Tuesday, February 20th, 2018
Craft brewer Stone Brewing Co. recently sued MillerCoors for trademark infringement. Stone Brewing, which has a brewpub in Richmond, claims its STONE trademark is being infringed because MillerCoors lately has been calling its KEYSTONE LIGHT beer just STONE.
MillerCoors recently redesigned the KEYSTONE LIGHT beer can to emphasize the word “STONE.” “STONE” now runs the length of the can in large font, with “KEY” above it and “LIGHT” below it. On one side of the can “STONE” is all you see.
MillerCoors has been running a social-media campaign on the theme “hunt the Stone” with pictures of its can (prominently showing the word STONE) mounted on a board like an animal game trophy. It ran a social-media blitz last Christmas with catchy phrases such as “let it ‘Stone” (a play on “let it snow”). It changed its packaging so cases of beer can be stacked such that the word STONE is repeated in a pattern, like a stone wall.
Stone Brewing’s case looks reasonably strong, but MillerCoors hasn’t filed its answer yet, so maybe it has a good counter. Stone Brewing has a long-standing federal registration for its STONE trademark for beer. Because MillerCoors is selling the same product, and sometimes calling it the same name, STONE, there seems to be the potential for consumer confusion.
Regardless of how the case resolves, there are lessons here for other businesses.
Be Careful When Renaming.
Before changing your trademark, check to make certain the changed name isn’t too similar to someone else’s trademark.
A trademark is the distinctive name you give to any good or service, or a slogan used to promote such sale, or the name of a business.
In an infringement fight between confusingly similar trademarks, the older trademark generally wins. When you change your trademark, you might be losing the seniority of your old trademark and starting the clock over with your new trademark. You might regret losing that seniority.
Don’t Cozy Up.
Don’t intentionally cozy up to someone else’s trademark. You’re asking for trouble, such a potentially paying triple damages and the other side’s attorneys’ fees.
Pick Distinctive Trademarks.
Pick a distinctive trademark so you can avoid unnecessary confusion battles. Steer away from merely descriptive names and anything similar to trademarks already in use for similar goods or services.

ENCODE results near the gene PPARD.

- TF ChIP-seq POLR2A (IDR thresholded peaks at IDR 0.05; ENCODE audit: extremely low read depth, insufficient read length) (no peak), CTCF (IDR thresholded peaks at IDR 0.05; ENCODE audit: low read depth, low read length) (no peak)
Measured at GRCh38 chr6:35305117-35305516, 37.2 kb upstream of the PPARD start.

MillerCoors’s predecessor registered its KEYSTONE trademark for beer in 1989. Stone Brewing filed its trademark-registration application for STONE in 1996 and began selling its beer two years later.
Because Stone Brewing chose its name knowing there already was a well-known beer with “stone” in the name, it probably can’t stop any other beer from having “stone” in the name unless that’s the entire name or the other words are merely descriptive (such as STONE BEER). There are now 45 federal trademark registrations for beer with “stone” in the name.
Some are similar to the STONE name, such as SKIPPING STONE, STONECLOUD, STONE FACE BREWING CO., STONE SOUP, and STANDING STONE.
Perhaps the closest are registrations for STONE WARRIOR, including a logo registration that contains those words and a drawing of an Asian warrior in a helmet. That character looks similar to the Stone Brewing label, which features a gargoyle.
Because of that crowded field of “stone” marks for beer, Stone Brewing must argue that consumers can distinguish between the many beers with “stone” in their names but are likely to be confused by the inexpensive, mass-produced MillerCoors beer despite significant differences in packaging appearance and price point.
Don’t Wait Too Long to Sue.
Did Stone Brewing wait too long?
According to the lawsuit, MillerCoors announced the rebranding of its beer as STONE in April 2017. Stone Brewing says MillerCoors has changed its social media promotion of its beer “in recent months” to call it just STONE. It says “in the last several weeks” MillerCoors has “sharply escalated” use of STONE social media.
If you wait too long to sue someone for infringement, you can lose your right to sue or have potential remedies curtailed.
Stone Brewing probably didn’t wait so long that its entire lawsuit will be dismissed, but I wonder if the delay in suing will undercut Stone Brewing’s claim of imminent, drastic harm.
If you find someone infringing on your mark, it’s unwise to wait and see how much it hurts you. That delay might cause a court to conclude that you’re not being significantly hurt and you’re just hunting for a payday. Also, the passage of time with no evidence of confusion by consumers might hurt your case.
Written on February 20, 2018
by John B. Farmer
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